By Mielle Sullivan, Janus Networks
It may seem too obvious to mention that the strength and utility of the internet come from its ability to access and share information from a nearly infinite number of sources.
Yet this is a truth we are continually relearning about the internet through the successes and foibles of notable internet companies. The latest iteration of this lesson comes from the big players of social media.
Consider Facebook’s recent acquisition of Friendfeed. Until that acquisition, Facebook’s strategy was the much discussed walled-garden: control the user experience and keep them on the site. Such an approach is great for the statistics advertisers love like “time-on-site” but is, in actuality, counter to the natural flow of the internet.
Facebook’s status updates became a central part of the site during the rise of Twitter. The updates are easy, fun and useful way for Facebook users to keep track of what their friends are doing. But Friendfeed has a wider scope, allowing users to easily share a myriad of online activities including: favored websites from Digg and StumbleUpon, favored videos on YouTube, Amazon wish lists, music artists they found on Pandora…the list goes on. Friendeed acts as an online activity aggregator, rather than a walled garden and thus offers a richer user experience.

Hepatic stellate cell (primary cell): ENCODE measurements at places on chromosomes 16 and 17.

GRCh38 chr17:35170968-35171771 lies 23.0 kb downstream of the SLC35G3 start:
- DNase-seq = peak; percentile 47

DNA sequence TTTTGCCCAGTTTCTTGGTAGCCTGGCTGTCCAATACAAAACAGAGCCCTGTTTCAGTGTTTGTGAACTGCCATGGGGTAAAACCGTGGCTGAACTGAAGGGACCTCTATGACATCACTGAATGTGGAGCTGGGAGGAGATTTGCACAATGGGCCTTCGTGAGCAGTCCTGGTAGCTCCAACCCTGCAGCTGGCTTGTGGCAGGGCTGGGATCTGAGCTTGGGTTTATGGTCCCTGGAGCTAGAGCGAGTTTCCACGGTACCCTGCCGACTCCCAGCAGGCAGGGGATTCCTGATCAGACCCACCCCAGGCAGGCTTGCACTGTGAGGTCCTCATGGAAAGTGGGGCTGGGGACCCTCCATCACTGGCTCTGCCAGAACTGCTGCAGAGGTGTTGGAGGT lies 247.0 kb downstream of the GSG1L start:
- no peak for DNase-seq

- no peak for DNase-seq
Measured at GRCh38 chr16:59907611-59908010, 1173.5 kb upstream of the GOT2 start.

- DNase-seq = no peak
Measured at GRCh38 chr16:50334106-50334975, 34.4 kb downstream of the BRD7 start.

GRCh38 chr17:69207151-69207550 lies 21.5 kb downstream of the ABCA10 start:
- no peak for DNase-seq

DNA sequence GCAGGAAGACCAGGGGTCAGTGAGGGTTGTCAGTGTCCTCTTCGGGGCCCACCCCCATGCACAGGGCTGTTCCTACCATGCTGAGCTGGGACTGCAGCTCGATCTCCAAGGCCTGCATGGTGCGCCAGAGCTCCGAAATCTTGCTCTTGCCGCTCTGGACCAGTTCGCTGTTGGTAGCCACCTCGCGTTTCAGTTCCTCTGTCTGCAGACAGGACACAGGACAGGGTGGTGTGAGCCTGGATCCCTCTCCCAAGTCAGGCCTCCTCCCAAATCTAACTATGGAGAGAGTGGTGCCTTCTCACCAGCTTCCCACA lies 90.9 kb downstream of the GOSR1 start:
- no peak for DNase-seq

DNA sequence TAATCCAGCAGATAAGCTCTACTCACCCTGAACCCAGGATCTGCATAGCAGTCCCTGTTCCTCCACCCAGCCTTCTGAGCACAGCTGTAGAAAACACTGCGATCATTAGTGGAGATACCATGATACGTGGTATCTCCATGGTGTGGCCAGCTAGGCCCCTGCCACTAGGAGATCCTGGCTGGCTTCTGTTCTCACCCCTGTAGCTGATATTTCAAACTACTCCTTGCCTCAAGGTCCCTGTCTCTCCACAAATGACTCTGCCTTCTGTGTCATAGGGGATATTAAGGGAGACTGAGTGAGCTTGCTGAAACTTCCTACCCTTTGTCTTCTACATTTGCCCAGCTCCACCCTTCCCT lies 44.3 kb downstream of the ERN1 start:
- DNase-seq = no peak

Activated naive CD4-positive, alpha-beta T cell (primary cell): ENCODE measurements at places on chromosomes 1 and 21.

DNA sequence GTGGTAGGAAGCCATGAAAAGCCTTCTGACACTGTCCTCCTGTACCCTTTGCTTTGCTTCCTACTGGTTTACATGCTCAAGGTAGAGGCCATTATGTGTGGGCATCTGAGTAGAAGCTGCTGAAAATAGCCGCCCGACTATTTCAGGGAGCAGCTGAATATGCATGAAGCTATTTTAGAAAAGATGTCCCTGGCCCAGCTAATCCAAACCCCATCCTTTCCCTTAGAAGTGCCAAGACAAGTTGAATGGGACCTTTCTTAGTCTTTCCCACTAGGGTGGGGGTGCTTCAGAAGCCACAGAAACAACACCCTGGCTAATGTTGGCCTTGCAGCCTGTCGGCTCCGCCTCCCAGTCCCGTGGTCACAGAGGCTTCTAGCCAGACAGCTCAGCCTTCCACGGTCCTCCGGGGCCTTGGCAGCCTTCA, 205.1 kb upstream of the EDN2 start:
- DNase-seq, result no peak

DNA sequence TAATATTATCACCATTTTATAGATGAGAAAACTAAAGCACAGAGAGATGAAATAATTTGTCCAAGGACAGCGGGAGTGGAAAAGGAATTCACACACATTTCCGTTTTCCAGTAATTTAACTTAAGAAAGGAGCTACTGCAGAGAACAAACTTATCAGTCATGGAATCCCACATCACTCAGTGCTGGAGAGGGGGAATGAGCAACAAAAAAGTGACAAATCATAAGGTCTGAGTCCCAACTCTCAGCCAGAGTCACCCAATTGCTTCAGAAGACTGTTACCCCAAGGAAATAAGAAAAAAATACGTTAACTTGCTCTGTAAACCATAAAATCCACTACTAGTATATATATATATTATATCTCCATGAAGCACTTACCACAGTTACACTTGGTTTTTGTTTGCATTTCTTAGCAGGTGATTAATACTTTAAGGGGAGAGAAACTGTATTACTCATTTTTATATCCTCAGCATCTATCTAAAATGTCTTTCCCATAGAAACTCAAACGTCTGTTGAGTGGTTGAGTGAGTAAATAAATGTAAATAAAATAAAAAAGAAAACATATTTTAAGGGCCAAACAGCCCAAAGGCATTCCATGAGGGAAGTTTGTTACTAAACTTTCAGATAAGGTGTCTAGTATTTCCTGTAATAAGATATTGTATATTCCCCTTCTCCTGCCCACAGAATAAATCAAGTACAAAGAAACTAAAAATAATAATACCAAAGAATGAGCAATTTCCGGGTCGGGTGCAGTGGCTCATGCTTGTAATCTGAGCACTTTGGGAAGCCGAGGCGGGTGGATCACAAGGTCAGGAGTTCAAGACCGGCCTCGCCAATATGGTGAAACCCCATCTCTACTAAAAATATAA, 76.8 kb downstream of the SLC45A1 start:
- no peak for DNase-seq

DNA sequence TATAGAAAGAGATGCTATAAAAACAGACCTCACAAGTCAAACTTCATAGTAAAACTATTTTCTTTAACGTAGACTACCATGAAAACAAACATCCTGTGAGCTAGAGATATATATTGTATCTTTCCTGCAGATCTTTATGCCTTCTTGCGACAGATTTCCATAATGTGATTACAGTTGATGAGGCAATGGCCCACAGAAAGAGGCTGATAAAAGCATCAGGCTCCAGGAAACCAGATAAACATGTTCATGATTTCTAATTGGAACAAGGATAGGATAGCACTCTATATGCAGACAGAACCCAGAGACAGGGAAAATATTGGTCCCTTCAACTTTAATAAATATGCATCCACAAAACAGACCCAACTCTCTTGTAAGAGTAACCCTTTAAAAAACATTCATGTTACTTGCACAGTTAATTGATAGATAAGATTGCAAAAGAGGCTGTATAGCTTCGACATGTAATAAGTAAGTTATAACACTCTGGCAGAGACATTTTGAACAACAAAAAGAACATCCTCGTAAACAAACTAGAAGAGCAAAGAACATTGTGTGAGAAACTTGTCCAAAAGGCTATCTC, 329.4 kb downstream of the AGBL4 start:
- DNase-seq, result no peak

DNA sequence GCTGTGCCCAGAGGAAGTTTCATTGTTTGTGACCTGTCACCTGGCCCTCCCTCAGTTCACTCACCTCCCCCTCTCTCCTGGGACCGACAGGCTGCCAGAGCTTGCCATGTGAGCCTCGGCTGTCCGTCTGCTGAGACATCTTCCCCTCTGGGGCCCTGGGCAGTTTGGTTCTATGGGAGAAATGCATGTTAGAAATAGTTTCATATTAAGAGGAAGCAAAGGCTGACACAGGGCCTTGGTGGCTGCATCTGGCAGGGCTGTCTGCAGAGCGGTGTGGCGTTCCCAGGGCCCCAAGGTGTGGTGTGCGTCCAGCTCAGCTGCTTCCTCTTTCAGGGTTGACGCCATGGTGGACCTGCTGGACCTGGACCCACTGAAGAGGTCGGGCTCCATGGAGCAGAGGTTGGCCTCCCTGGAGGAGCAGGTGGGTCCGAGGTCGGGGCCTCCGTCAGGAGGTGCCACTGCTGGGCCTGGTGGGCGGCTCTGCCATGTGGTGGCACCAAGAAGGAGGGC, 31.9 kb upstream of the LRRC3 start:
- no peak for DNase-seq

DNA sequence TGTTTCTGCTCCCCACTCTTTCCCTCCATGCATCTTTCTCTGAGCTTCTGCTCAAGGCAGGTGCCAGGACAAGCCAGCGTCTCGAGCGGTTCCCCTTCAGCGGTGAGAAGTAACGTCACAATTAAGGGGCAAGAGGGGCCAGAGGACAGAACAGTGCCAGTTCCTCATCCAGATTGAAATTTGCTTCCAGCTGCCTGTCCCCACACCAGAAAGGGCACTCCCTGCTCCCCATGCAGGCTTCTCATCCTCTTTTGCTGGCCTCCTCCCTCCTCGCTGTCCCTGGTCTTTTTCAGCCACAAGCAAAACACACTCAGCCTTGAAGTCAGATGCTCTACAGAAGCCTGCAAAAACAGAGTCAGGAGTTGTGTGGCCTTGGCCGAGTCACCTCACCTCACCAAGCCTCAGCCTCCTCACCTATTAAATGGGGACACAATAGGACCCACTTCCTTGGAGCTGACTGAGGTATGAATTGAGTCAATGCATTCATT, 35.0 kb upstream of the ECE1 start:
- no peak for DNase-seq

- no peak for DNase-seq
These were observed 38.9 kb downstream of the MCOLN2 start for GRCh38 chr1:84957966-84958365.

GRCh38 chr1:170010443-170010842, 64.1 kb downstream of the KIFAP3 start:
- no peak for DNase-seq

Facebook will use the acquisition to enter the aggregation business as well, which means the walled garden just became an ecosystem. Friendfeed would be a boring site if the sites it feeds from, like twitter and Pandora, weren’t interesting and thriving as well. Friendfeed does not directly compete with these services, it is merely a broadcast tool–taking data and sending traffic back to these sites. Facebook now also depends on the success of these other sites.
Some bloggers have argued that if twitter posts are widely fed to Facebook updates it could eventually erode Twitter’s audience, but I think there is plenty of room for multiple services depending on what a user wants to do or where they are on the web at any given moment. Many users will want to use both. On the social web, multiplicity of sources creates value, much like the wider world of the web.
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